Monday, December 30, 2013

Bookish & Cookish: Cookbook review

I had heard a lot of positive things about the Canal House cookbooks but had not gotten my hands on one before Canal House Cooking: Pronto! I can see what the fuss was all about. The authors are not just great cooks, but great writers, and the book was really a joy to read. I could almost smell the garlic sizzling and felt like I was being transported, either to Italy or to the Canal House table, depending on the sect5ion. For someone who likes to really read and savor a cookbook, not just jump to the recipes, I think this would be a delightful one for you. From what I understand, the Canal House books usually focus on seasonal cooking, but this one focuses on a cuisine instead: Italian. And wouldn't we all like to be on an Italian getaway? Reading this book will give you a taste of that, and then you can try out the recipes and get another kind of taste!

I was provided an advanced e-copy of this title though NetGalley, courtesy of the publisher. Receiving a copy did not affect my review.

Saturday, December 28, 2013

Bookish & Cookish: Cookbook Review

Come Home to Supper is a cookbook aimed mainly at parents who need to get a good dinner on the table relatively easily. The recipes are not especially fancy or complicated; it's just about getting your family fed a quick and tasty meal. Accordingly, there are slow-cooker options, casseroles, but even breads, sides, desserts, and pantry tips in addition to main courses (divided by protein). I don't have children yet, but I think many of these recipes will be easy for me to whip up for myself and my fiancĂ© after we've both been working all day. The cookbook also contains family stories and memories mainly with the message to be thankful for what you've got and be in the moment--good reminders for busy families. I'm eager to try the lettuce wraps, Chinese chicken salad, and cornbread-topped chicken pot pie. Be aware, this is down-home cooking, and you're not going to find a lot of vegetarian meal options in here--lots of beef and pork! But for busy families, I think this book could be a help.

I received an advanced e-galley of this title from NetGalley, courtesy of the publisher. Receiving a copy did not affect my review.

Thursday, December 26, 2013

Cookish: Gingersnaps

I'm posting my Christmas cookie recipes late this year, but they are good ones! I am a big fan of gingersnaps, but I've only made gingerbread cookies or chewy molasses spice cookies at home. Well, this year I discovered America's Test Kitchen's gingersnap recipe. Perfection! I love ATK's recipes--they test them meticulously and the results are accordingly excellent, and this was no exception. A quick note: I cut this recipe in half because it says it makes about 80 cookies! But the cookies are small, and they go quickly, and I'm not sure I got 40 out of the 1/2 batch, so I think you'd be fine doing the whole shebang. Also, the dough freezes well and the baked cookies stay fresh for quite a while, so don't fear making a full batch.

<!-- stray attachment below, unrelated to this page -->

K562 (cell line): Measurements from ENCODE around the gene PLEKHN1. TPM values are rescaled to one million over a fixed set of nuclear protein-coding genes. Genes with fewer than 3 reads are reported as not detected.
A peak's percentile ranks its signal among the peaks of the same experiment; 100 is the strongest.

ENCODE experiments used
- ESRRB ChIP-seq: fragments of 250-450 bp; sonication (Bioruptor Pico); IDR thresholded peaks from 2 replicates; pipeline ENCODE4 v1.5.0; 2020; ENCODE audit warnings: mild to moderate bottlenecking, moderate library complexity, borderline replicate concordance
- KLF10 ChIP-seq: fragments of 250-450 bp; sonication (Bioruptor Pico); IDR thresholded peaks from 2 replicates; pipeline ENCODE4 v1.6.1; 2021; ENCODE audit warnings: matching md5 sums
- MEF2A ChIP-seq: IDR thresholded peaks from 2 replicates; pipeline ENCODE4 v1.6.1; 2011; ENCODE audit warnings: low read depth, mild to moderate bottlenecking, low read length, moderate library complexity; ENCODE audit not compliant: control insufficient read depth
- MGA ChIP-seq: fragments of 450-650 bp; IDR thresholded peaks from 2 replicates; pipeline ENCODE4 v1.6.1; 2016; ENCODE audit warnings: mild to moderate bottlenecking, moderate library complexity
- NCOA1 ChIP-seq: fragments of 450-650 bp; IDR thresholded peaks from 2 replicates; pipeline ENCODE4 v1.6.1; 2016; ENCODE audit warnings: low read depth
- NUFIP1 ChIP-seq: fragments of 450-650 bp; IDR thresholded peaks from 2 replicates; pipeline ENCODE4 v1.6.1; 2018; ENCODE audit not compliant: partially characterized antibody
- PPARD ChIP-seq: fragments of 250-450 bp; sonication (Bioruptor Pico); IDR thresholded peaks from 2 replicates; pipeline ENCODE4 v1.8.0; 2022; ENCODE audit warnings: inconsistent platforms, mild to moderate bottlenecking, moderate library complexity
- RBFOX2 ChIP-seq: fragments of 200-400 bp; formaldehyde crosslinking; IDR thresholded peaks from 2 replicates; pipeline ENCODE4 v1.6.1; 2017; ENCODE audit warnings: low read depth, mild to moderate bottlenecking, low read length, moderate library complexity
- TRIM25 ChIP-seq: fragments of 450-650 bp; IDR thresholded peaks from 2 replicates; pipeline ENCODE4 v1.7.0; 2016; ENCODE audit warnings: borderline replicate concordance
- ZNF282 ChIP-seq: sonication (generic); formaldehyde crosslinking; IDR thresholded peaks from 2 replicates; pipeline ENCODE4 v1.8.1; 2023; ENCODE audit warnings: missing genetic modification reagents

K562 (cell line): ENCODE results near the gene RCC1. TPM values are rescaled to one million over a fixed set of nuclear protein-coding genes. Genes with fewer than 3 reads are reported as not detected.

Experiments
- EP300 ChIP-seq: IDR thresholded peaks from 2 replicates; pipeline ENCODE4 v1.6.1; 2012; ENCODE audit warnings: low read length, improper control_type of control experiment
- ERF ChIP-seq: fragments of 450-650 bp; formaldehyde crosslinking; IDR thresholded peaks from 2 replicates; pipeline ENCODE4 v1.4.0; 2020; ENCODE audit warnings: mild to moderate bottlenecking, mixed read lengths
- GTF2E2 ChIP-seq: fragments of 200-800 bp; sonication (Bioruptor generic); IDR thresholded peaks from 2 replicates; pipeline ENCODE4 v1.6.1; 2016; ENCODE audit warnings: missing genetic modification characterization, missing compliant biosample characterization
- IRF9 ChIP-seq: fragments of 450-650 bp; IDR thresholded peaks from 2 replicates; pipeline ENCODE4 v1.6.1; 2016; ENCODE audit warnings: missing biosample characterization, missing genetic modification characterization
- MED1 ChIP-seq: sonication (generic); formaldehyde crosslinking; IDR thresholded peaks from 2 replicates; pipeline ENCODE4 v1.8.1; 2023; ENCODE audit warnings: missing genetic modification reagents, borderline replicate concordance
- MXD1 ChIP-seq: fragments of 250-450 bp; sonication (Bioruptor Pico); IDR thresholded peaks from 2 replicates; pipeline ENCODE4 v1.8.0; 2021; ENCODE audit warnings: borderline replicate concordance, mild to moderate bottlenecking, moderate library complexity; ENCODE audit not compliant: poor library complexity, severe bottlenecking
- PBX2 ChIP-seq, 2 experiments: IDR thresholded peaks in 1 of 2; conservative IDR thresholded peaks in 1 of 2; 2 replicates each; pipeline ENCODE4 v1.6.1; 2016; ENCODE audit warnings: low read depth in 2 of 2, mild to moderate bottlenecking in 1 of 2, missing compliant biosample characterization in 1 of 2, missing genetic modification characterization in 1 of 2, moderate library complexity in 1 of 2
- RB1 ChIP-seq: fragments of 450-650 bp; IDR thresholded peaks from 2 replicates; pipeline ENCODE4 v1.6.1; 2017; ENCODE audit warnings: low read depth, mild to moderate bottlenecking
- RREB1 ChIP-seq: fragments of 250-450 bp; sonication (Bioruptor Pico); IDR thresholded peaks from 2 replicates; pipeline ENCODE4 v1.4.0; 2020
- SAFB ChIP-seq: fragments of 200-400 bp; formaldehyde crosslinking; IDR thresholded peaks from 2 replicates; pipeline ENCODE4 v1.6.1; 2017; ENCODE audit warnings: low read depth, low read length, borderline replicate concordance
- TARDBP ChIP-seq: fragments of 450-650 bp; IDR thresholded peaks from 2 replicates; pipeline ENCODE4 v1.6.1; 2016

Original recipe here:


  • 2 1/2cups (12 1/2 ounces) all-purpose flour
  • 2teaspoons baking soda
  • 1/2teaspoon salt
  • 12tablespoons unsalted butter
  • 2tablespoons ground ginger
  • 1teaspoon ground cinnamon
  • 1/4teaspoon ground cloves
  • 1/4teaspoon pepper
  • pinch cayenne
  • 1 1/4cups packed (8 3/4 ounces) dark brown sugar
  • 1/4cup molasses
  • 2tablespoons finely grated fresh ginger
  • 1large egg plus 1 large yolk
  • 1/2cup (3 1/2 ounces) granulated sugar


  1. 1. Whisk flour, baking soda, and salt together in bowl. Heat butter in 10-inch skillet over medium heat until melted. Lower heat to medium-low and continue to cook, swirling pan frequently, until foaming subsides and butter is just beginning to brown, 2 to 4 minutes. Transfer butter to large bowl and whisk in ground ginger, cinnamon, cloves, pepper, and cayenne. Cool slightly, about 2 minutes. Add brown sugar, molasses, and fresh ginger to butter mixture and whisk to combine. Add egg and yolk and whisk to combine. Add flour mixture and stir until just combined. Cover dough tightly with plastic wrap and refrigerate until firm, about 1 hour.
    2. Adjust oven racks to upper-middle and lower-middle positions and heat oven to 300 degrees. Line 2 baking sheets with parchment paper. Place granulated sugar in shallow baking dish or pie plate. Divide dough into heaping teaspoon portions; roll dough into 1-inch balls. Working in batches of 10, roll balls in sugar to coat. Evenly space dough balls on prepared baking sheets, 20 dough balls per sheet.
    3. Place 1 sheet on upper rack and bake for 15 minutes. After 15 minutes, transfer partially baked top sheet to lower rack, rotating 180 degrees, and place second sheet of dough balls on upper rack. Continue to bake until cookies on lower tray just begin to darken around edges, 10 to 12 minutes longer. Remove lower sheet of cookies and shift upper sheet to lower rack and continue to bake until cookies begin to darken around edges, 15 to 17 minutes. Slide baked cookies, still on parchment, to wire rack and cool completely before serving. Cool baking sheets slightly and repeat step 2 with remaining dough balls.
    TO MAKE AHEAD: Dough can be refrigerated for up to 2 days or frozen for up to 1 month. Let dough stand at room temperature for 30 minutes before shaping. Let frozen dough thaw overnight in the refrigerator before proceeding with recipe. Cooled cookies can be stored at room temperature for up to 2 weeks in airtight container.